I couldn’t leave Pitlochry without visiting the bookshops there. In fact, I doubt if I’ve ever been on holiday without buying a book!
My first stop was the Station Bookshop – opening off the main platform at the railway station. This was a lovely little warren of a shop with a huge mixture of titles. It is a charity bookshop so the books are donated but it had a great range and I found several books I wanted to buy – including a box set of PG Wodehouse which I would have loved but getting it home would have been tricky.
In the end, I picked two lovely, old editions of Walter Scott – The Abbot and Kenilworth. They were both inscribed to the same person, although they were given by different people. I thought them a perfect souvenir of my trip.
I also visited Priory Books. I had been hoping to find an easy history of the Jacobite rebellions but everything was either very detailed or too simple. In the end I spied something entirely different – Fiesta for Wild One, a book in the Kit Hunter series by Peter Grey which I love.
The tourist information office supplied me with a basic children’s history of Scotland which I found to have the perfect level of information for me. Then a few days later we made a brief stop in Aviemore and the Waterstones there had Jacobite Stories by Dane Love which was even better. I read it all the way home!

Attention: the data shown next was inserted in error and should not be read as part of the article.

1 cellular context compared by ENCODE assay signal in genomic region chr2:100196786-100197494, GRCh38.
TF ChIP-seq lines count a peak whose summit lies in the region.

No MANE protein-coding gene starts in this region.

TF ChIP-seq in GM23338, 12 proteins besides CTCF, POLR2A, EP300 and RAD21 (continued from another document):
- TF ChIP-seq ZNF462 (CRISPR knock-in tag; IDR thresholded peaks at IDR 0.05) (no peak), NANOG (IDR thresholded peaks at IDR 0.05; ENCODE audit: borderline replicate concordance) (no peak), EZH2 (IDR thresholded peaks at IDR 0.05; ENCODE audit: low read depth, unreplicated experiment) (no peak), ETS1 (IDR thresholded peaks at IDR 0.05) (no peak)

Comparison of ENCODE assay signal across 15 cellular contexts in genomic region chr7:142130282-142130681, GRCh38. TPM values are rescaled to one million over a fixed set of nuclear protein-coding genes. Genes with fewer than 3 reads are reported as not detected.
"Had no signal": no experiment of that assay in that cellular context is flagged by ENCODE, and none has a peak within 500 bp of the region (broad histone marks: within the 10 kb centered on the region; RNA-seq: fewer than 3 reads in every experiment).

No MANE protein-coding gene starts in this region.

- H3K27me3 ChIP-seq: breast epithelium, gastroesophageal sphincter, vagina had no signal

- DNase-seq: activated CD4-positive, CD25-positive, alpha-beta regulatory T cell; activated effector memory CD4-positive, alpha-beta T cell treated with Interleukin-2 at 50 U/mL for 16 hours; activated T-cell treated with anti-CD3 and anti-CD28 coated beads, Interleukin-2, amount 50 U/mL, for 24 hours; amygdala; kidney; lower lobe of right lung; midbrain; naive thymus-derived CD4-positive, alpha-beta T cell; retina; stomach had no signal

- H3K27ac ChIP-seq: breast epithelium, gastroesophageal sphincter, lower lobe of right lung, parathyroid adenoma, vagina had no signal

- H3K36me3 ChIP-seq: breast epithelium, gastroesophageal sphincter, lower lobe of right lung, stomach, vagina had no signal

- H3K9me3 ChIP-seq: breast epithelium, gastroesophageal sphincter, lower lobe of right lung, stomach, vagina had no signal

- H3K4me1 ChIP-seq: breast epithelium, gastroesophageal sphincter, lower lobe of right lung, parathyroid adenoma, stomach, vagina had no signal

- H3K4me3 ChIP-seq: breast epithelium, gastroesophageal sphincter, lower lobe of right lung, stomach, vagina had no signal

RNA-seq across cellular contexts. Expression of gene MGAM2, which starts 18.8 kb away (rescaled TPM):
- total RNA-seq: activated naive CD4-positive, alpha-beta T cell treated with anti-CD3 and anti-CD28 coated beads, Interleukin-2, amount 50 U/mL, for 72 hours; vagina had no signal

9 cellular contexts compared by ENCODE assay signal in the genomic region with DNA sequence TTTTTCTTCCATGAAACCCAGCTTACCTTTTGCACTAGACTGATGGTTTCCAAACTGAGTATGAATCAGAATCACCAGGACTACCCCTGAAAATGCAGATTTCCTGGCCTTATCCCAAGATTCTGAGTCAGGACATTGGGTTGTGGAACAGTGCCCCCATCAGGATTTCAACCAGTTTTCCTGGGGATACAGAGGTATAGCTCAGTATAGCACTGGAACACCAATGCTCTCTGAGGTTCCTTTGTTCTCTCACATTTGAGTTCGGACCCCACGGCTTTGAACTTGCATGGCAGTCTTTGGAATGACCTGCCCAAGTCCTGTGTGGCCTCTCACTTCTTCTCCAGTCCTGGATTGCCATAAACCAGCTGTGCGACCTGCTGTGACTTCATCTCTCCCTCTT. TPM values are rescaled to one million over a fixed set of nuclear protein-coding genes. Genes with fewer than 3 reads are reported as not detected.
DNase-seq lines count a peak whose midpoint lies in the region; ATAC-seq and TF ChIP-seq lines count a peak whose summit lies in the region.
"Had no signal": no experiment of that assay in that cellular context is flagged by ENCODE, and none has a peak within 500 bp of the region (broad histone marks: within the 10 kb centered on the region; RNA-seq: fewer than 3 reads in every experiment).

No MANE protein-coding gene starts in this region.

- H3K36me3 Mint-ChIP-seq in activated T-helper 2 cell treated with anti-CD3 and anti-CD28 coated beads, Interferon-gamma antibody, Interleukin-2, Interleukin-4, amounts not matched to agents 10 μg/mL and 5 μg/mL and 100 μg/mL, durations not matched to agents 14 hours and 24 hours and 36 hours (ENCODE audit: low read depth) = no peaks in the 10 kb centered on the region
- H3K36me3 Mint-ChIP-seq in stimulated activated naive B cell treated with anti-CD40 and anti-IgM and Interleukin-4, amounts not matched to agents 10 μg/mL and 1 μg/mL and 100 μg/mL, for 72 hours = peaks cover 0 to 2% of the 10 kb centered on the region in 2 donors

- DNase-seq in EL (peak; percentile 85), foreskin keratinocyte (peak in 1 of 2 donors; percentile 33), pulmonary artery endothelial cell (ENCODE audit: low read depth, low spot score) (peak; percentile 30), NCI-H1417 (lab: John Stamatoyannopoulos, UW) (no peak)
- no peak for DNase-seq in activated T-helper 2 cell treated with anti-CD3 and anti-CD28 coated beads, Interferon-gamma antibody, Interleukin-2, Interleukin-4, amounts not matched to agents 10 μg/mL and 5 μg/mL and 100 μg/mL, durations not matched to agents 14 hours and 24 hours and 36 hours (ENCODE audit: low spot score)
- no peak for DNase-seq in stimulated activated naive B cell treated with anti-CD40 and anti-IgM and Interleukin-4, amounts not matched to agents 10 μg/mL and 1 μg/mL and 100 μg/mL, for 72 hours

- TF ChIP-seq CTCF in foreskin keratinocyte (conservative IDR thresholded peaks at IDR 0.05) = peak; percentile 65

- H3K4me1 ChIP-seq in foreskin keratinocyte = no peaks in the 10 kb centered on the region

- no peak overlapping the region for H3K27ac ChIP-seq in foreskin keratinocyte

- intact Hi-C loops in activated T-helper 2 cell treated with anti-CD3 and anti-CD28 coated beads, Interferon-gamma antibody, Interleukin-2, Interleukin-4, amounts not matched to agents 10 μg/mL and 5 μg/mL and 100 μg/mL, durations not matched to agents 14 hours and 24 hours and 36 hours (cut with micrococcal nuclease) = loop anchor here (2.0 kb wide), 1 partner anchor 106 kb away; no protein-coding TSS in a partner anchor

I have carried Waverley around Scotland with me on two previous occassions without reading a word of it. I had the best of intentions but somehow I always wanted to read a different book which would be easier – who wants to work on holiday?
This time though, I was determined. Scotland was clearly the place to read it so read it I would. I made sure I wasn’t partway through any other books and started Waverley on the very first train. Within a few pages I knew that it was not going to be hard work after all.
Of course, I had to read it by the Scott Monument!
The only other Scott book I had read was Ivanhoe many years ago. I remember enjoying it but not much else and I had got it into my head that he would be difficult and rather slow reading. Instead, I was swept along by the story and I absolutely loved it.
I also found that it was genuinely funny. Who can resist a line like this in the last chapter?
This should have been a prefatory chapter, but for two reasons: First, that most novel-readers, as my own conscience reminds me, are apt to be guilty of the sin of omission respecting that same matter of prefaces.
I so rarely read prefaces!
I am sorry I never read the book before but very glad I finally took the time to do so. Reading it in Perthshire was especially wonderful – a good deal of the book is set there so I could really picture it coming to life. It was perfect!